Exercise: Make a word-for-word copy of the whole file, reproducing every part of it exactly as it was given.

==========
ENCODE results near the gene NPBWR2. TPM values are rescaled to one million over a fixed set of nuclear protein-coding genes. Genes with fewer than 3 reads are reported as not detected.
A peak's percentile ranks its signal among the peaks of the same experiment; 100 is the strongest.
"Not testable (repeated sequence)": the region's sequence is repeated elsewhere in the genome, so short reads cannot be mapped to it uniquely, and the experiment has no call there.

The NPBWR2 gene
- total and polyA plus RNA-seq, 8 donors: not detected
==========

ENCODE results near the gene NPBWR2. TPM values are rescaled to one million over a fixed set of nuclear protein-coding genes. Genes with fewer than 3 reads are reported as not detected.
A peak's percentile ranks its signal among the peaks of the same experiment; 100 is the strongest.
"Not testable (repeated sequence)": the region's sequence is repeated elsewhere in the genome, so short reads cannot be mapped to it uniquely, and the experiment has no call there.

The NPBWR2 gene
- total and polyA plus RNA-seq, 8 donors: not detected